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Can MRI Be Used to Control a Medical Robot?
Researchers at Children’s Hospital Boston create a proof-of-principle using LEGOs, which shows that magnetism can direct a precision mechanical device.
By Robotics Trends' News Sources - Filed Oct 07, 2011

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Engineers at Children’s Hospital Boston have demonstrated the ability to program the magnetic field generated by a clinical MRI scanner to motorize and control a robotic instrument – in this case, a surgical biopsy needle. They presented their work at the International Conference on Intelligent Robots and Systems 2011 (IROS 2011) sponsored by the Institute of Electrical and Electronics Engineers (IEEE) and the Robotics Society of Japan in San Francisco on September 29. Their paper, "MRI-powered Actuators for Robotic Interventions," was recognized as one of five finalists for the IROS 2011 Best Paper Award.

“We’ve demonstrated that MRI, in addition to providing terrific images of soft tissue, can also produce sufficient force to drive a robotic device,” says senior investigator Pierre Dupont, PhD, Chief of Pediatric Cardiac Bioengineering at Children’s Hospital Boston. “Our ultimate goal is to create magnetically powered robots that can either travel through the body to perform highly targeted therapies or reside inside the body as adjustable prosthetic devices.

Dupont envisions, for example, tiny ball-bearing-sized robots that could be steered through the cerebrospinal fluid or the urinary system to deliver drugs or stem cells, and implantable devices that could be adjusted to, say, regulate blood flow in the heart, or gradually enlarged to prevent the need for new, larger implants as a child grows.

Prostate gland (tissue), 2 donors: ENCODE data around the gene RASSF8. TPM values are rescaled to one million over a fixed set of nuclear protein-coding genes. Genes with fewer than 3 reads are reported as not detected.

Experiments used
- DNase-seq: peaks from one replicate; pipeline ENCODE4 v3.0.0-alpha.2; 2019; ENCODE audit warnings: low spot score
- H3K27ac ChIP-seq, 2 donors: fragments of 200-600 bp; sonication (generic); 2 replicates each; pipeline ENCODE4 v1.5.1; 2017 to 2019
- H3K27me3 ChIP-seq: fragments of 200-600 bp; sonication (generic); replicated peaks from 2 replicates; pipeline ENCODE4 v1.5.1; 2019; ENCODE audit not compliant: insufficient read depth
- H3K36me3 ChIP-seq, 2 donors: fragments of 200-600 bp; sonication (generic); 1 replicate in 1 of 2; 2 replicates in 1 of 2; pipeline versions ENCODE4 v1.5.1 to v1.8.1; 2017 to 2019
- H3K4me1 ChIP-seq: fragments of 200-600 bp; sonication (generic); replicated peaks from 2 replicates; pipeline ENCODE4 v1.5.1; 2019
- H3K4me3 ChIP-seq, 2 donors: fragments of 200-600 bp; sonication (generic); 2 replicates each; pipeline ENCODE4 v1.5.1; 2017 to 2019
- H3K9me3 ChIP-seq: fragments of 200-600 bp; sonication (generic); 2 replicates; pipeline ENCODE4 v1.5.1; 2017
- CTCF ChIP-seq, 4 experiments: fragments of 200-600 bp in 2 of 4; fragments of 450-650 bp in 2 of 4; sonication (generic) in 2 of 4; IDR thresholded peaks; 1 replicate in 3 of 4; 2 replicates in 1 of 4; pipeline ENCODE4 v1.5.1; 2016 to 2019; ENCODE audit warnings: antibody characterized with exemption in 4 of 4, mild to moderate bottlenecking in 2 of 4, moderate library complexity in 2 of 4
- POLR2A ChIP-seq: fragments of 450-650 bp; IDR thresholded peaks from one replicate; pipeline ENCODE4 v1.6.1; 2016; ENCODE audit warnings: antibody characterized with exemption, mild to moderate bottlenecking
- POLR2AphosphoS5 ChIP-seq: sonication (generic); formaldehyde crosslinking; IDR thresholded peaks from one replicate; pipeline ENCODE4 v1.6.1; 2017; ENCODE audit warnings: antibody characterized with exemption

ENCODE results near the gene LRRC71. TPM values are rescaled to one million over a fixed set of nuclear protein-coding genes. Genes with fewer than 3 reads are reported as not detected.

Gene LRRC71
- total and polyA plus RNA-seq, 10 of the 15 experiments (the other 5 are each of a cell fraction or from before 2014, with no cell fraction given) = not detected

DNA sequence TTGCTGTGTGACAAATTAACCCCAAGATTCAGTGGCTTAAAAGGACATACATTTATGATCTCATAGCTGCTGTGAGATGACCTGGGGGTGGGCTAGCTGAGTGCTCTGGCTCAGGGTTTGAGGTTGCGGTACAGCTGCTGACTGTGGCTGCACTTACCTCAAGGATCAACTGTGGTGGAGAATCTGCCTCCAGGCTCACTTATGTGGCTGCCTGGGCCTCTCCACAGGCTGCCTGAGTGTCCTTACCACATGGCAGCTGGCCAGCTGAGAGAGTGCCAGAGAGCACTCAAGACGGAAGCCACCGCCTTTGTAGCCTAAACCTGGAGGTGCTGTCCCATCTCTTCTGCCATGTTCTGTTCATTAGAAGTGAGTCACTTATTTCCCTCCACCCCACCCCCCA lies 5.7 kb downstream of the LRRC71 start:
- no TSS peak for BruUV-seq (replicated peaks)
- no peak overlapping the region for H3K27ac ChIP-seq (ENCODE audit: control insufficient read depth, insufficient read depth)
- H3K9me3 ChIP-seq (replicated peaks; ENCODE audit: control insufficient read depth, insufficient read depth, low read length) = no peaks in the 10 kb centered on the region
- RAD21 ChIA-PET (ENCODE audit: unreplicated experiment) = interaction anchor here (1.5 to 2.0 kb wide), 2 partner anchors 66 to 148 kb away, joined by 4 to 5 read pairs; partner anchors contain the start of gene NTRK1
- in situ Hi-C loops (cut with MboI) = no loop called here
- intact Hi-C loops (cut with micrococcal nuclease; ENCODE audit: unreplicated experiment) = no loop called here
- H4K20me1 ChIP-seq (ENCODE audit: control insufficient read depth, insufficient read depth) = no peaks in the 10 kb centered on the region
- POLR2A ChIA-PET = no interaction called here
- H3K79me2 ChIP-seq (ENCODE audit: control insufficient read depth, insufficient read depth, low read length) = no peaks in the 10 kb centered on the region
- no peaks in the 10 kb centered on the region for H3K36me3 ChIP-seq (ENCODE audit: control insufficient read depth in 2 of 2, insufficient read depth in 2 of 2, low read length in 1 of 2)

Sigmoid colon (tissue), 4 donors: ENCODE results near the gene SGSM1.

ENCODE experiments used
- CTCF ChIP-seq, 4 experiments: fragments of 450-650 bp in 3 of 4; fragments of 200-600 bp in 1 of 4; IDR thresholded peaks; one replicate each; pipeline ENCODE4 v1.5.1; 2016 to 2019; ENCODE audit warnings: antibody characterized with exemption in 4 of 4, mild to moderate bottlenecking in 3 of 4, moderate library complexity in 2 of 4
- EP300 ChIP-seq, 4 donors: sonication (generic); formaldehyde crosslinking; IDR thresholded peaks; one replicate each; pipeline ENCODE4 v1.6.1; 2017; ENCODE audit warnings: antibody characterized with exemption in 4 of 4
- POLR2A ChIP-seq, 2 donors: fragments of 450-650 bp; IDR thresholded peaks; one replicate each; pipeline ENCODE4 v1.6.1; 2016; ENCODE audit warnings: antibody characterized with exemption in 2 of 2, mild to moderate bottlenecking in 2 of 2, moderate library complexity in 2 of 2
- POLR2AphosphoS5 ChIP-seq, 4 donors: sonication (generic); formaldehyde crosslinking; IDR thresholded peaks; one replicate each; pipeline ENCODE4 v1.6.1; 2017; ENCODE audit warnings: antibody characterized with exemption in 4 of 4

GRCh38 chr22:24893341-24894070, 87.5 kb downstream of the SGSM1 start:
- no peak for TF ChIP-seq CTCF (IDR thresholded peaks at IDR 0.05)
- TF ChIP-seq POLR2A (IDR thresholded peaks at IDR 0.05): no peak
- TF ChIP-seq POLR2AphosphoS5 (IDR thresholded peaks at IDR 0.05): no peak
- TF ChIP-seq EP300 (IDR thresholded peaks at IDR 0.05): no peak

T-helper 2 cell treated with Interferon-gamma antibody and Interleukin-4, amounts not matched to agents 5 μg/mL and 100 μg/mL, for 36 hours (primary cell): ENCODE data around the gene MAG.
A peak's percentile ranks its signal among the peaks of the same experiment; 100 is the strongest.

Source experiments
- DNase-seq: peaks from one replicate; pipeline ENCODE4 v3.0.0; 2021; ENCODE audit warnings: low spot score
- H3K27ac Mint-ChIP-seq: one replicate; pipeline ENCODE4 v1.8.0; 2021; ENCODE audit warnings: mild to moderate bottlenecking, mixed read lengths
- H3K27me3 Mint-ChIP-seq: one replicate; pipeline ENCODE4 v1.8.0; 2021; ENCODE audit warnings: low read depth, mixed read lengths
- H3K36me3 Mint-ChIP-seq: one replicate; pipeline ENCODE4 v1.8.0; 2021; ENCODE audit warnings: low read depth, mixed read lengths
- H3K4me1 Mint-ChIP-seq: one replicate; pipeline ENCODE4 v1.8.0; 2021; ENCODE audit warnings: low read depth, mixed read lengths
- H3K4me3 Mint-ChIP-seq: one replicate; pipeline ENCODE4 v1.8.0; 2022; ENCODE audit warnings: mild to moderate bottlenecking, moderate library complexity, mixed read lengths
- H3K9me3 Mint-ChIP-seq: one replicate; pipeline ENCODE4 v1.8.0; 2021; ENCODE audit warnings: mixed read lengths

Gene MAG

His robotic biopsy device, built from LEGOS, has a freely rotating arm that swings in the direction of the magnetic field and a series of gears to convert that motion into the motion of a biopsy needle strong enough to puncture tissue (in this case, the tough tissue surrounding an animal heart) and then withdraw.

Apart from a small magnetic sphere inside the arm, located outside the area being imaged, the motor was built from plastics and non-ferrous metals that are compatible for use with MRI, as was the biopsy needle itself.

Although MRI-compatible robots have been built, no one had previously created an MRI-powered motor, Dupont says. The team has also recently demonstrated the ability to have the MRI machine’s magnetic field independently control two robots at once, and also created an MRI-driven locking mechanism for the motor.

The next engineering challenge Dupont’s lab has begun to tackle is to create swarms of “swimming robots” that could be steered magnetically to different destinations. Each tiny robot, several millimeters in diameter, is designed with unique characteristics to produce variations in its swimming dynamics that influence its direction and speed.  “It’s a lot of fun math,” says Dupont.

The current work was funded by the National Institutes of Health, using MRI time provided by Brigham and Women’s Hospital. Panagiotis Vartholomeos, PhD, of Children’s Hospital Boston, and Lei Qin, PhD, of Brigham and Women’s Hospital, were the first and second authors on the paper.

SOURCE: Children’s Hospital Boston

 

 


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